At the end of the day, Kono has less time to devote to theory. Coming out here alone, getting a feel for the weapon, spending time down range helps her see all those abstract principles in action. It all coalesces into familiarity and confidence.
A humid afternoon leads to a torrential storm, the downpour soaking her and McGarrett to the bone. They huddle under a large roof, the rain pelting loudly on the aluminum. Kono squeezes water out of her hair and pulls it back into a ponytail.
"Dude, it's zero visibility out here."
McGarrett's hair is plastered to his forehead, his t-shirt dripping with water, but he's grinning like a kid at an amusement park. "I love shooting in the rain."
Kono ignores the virtual waterfall cascading in front of her. "Yeah?"
His smile widens devilishly. "Look at it."
She watches sheets of water splatter the ground, creating instant rivers as the rain bends horizontally. Kono laughs. "I can tell the direction of the wind."
"Direction. Speed." McGarrett starts unzipping the rifle bag to inspect the contents. "I've never allowed anyone on my SEAL team to blame the rain for missing a shot.”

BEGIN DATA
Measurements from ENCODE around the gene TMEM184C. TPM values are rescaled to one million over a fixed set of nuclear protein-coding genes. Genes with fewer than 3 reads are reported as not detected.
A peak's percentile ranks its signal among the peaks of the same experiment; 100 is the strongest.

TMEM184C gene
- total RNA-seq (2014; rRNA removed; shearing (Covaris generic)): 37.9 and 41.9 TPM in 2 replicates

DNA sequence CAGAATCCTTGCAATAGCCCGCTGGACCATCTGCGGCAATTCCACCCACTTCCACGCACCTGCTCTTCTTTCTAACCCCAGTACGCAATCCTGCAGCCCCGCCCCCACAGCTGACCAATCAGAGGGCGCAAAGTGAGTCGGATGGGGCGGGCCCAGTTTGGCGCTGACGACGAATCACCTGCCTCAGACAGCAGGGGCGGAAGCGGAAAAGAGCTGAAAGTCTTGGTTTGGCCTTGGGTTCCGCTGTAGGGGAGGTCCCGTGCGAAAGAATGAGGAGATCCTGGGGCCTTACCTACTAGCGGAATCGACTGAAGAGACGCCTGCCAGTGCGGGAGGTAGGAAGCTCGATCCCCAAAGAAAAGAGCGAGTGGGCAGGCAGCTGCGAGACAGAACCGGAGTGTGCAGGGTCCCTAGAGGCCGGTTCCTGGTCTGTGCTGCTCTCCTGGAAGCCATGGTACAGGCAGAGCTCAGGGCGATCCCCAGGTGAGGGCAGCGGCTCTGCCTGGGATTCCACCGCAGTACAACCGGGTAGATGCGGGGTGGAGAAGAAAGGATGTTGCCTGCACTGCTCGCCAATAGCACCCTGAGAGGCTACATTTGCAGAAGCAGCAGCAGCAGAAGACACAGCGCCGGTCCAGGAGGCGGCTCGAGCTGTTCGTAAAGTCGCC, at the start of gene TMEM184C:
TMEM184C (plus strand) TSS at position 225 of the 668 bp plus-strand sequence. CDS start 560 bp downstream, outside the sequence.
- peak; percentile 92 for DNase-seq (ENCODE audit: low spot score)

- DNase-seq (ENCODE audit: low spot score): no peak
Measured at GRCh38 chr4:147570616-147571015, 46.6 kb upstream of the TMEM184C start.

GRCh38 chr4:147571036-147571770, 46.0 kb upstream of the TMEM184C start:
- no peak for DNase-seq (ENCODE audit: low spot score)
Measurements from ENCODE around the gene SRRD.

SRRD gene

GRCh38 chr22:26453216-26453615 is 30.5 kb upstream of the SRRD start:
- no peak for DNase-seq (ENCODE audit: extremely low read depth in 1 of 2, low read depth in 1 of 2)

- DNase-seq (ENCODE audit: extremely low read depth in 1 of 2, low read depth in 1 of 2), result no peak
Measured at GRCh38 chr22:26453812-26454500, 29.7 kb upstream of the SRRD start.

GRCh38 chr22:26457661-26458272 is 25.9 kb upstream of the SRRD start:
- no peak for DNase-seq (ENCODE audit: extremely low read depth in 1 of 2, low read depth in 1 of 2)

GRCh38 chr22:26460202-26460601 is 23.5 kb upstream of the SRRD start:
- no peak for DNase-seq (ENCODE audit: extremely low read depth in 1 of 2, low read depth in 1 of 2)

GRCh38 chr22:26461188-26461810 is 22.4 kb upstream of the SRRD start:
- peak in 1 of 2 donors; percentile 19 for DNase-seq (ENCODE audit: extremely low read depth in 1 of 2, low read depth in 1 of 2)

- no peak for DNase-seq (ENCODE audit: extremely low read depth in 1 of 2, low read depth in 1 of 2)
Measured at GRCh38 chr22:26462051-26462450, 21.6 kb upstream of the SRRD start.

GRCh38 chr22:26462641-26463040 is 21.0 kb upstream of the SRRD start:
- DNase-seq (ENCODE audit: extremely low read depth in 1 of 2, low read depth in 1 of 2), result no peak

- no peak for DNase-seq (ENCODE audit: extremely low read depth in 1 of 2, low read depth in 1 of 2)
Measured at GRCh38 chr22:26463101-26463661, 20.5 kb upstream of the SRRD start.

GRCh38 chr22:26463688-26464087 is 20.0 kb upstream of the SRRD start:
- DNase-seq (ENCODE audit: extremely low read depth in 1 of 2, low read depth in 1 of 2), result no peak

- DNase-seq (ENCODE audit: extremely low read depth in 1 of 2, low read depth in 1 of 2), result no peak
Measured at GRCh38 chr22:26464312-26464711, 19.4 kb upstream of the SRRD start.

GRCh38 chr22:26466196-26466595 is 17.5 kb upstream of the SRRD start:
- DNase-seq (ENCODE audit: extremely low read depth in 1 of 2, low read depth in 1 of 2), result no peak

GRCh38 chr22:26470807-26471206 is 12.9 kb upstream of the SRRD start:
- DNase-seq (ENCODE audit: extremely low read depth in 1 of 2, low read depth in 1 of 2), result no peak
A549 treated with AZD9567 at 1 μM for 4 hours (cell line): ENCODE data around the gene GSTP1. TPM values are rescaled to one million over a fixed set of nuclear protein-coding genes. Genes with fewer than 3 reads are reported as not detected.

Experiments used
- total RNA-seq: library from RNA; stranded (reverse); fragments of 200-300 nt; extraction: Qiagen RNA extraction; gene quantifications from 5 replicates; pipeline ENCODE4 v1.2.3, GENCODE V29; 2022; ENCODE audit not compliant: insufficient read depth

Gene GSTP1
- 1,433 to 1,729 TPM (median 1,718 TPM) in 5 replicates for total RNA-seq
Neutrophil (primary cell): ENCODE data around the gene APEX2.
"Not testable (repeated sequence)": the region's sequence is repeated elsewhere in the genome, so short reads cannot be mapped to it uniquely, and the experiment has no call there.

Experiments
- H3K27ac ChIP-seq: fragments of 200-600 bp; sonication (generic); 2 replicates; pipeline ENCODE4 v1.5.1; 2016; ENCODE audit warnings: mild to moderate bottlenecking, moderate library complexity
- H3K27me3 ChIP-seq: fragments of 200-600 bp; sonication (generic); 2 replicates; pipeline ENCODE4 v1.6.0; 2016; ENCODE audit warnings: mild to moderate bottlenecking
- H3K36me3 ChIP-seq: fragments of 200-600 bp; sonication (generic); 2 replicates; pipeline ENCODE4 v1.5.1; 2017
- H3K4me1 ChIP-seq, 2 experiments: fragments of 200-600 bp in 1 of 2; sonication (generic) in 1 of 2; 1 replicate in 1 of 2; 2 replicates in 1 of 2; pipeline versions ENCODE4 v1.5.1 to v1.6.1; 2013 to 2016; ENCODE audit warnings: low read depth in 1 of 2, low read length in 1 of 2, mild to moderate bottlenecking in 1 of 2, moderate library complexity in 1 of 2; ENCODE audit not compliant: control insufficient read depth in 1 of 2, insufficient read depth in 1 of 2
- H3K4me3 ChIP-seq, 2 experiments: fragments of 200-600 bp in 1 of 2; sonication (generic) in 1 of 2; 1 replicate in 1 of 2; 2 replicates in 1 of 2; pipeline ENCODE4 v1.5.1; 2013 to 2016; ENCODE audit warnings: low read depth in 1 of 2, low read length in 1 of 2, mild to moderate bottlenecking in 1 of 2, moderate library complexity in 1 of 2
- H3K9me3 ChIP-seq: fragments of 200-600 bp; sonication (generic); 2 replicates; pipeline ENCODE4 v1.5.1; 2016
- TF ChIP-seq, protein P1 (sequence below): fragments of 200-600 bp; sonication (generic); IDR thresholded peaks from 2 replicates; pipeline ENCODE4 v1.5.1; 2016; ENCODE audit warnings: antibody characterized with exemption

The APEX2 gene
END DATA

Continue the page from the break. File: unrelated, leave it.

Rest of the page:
Kono isn't sure if she would have felt sorry for his men or envied them.
"The weather's just another variable to adapt to," he tells her, slipping into his commander tone of voice. "But you do have to consider how it'll affect your gear. Always keep your rifle and ammo dry. If that's not possible then it's better to allow the weapon to get totally wet and compensate by lowering the elevation setting."
"And what about the scope? We should do something to keep the rain from the lens."
"Always use what you've got."
Pulling out her pocketknife, she cuts out a section from her nylon duffel and holds up the roll of duct tape. "I'll make a rain shield for the front and rear of the scope."
McGarrett claps her on the shoulder. "Thinking on your feet is the key to survival."